Montana Gov. Steve Bullock announced Monday that he has suspended his presidential campaign amid fundraising struggles that repeatedly prevented him from joining the Democratic debate stage.

“While there were many obstacles we could not have anticipated when entering this race, it has become clear that in this moment, I won’t be able to break through to the top tier of this still-crowded field of candidates,” Bullock said in a statement.

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He presented himself as a moderate Democrat able to beat President Donald Trump, given that he was elected in a state that Trump won in 2016.

His campaign got a late start, declaring his candidacy in May. He failed to get the name recognition other leading Democrats already possessed, such as former Vice President Joe Biden or Vermont Senator Bernie Sanders.

Because of this, his campaign struggled to get a strong foothold. His Real Clear Politics polling average stood at a mere 0.4 percent nationally. He qualified for just one debate in July, which did not help his cause as other candidates, like Sen. Elizabeth Warren (D-Mass.), climbed in the polls after taking to the debate stage.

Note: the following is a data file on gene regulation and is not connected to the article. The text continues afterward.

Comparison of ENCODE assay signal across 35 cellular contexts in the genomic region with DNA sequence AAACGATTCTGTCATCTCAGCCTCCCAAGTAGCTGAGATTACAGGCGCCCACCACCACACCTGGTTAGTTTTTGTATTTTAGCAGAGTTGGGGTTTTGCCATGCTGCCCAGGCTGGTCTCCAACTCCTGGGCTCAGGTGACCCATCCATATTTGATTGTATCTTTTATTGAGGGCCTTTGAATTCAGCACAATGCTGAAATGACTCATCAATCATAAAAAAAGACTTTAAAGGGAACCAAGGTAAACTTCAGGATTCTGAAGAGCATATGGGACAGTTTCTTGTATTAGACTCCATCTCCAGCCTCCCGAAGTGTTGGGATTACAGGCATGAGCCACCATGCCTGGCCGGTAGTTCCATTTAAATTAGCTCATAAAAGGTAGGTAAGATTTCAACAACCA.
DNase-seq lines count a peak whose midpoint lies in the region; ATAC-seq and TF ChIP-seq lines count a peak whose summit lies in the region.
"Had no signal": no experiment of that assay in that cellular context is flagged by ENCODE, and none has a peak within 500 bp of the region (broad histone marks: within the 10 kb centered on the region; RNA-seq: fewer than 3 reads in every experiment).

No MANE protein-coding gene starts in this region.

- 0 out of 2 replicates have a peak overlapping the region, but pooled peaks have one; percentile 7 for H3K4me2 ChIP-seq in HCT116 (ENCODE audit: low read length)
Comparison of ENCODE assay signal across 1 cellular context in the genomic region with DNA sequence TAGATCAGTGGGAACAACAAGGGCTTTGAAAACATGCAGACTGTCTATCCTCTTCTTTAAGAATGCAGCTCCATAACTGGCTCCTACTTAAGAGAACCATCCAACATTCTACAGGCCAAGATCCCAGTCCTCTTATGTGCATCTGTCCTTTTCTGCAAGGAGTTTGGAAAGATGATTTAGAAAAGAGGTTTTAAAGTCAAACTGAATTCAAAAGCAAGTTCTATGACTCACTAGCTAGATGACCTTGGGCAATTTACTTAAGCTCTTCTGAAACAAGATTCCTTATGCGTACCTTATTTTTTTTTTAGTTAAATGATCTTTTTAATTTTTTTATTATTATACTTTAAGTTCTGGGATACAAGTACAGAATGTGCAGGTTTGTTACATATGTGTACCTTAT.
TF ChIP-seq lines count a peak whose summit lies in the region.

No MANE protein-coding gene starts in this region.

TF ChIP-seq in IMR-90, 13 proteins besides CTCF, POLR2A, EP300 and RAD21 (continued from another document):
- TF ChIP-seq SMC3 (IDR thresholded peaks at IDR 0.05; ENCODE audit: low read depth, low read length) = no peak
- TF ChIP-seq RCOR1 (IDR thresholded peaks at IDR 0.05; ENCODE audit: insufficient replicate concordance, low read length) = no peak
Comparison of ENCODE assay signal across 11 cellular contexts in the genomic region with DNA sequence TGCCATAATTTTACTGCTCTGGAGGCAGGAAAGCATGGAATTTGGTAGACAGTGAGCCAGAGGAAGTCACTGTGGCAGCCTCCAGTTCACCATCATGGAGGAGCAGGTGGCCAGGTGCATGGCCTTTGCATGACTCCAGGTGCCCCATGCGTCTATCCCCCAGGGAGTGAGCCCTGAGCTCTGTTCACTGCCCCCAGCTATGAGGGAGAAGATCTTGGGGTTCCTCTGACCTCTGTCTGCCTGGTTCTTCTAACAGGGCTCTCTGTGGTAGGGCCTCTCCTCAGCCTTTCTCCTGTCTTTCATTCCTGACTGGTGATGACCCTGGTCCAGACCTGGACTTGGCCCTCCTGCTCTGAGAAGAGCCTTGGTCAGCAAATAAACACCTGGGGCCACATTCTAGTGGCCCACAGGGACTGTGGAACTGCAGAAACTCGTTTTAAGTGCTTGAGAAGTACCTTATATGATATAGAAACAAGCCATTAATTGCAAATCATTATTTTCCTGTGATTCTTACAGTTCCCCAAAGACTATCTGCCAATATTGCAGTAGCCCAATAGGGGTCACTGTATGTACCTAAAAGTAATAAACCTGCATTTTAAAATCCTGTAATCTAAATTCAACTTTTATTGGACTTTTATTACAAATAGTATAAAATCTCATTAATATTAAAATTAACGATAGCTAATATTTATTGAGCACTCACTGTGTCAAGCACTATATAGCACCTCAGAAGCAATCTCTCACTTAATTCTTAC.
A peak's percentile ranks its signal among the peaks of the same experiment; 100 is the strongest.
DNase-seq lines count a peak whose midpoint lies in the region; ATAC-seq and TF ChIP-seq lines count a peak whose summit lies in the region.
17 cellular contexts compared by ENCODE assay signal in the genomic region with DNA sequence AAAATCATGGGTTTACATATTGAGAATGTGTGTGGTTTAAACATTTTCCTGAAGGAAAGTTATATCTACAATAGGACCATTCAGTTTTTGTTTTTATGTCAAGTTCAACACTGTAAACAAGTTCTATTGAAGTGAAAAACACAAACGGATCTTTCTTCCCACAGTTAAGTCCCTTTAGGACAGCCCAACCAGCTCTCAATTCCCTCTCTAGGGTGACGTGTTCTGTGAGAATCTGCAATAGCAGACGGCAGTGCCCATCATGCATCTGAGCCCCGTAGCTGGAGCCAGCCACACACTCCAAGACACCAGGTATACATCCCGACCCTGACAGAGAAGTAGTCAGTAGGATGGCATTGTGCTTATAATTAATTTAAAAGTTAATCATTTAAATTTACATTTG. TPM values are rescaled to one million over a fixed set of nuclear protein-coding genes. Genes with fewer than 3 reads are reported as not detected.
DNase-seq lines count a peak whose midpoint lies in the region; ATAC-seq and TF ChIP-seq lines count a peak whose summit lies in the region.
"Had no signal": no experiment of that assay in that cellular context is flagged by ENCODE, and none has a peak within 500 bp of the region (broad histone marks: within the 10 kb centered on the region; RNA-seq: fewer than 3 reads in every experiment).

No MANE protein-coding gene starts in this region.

“I entered this race as a voice to win back the places we lost, bridge divides and rid our system of the corrupting influence of dark money,” Bullock said. “While the concerns that propelled me to enter in the first place have not changed, I leave this race filled with gratitude and optimism, inspired and energized by the good people I’ve had the privilege of meeting over the course of the campaign.”

He has not endorsed any candidate and will not run for the U.S. senate, according to his spokeswoman Galia Slayen.

“Governor Bullock will continue to faithfully and effectively serve the people of Montana as their Governor,” Slayen said. “While he plans to work hard to elect Democrats in the state and across the country in 2020, it will be in his capacity as a governor and a senior voice in the Democratic Party — not as a candidate for U.S. Senate.”

On Sunday night, Joe Sestak, a retired Navy admiral and former Pennsylvania congressman, dropped out of the presidential race for similar reasons.

Bullock is the third current or former governor to drop out of the 2020 race, after Washington Gov. Jay Inslee and former Colorado Gov. John Hickenlooper. Another former governor, Deval Patrick of Massachusetts, joined the race on Nov. 14.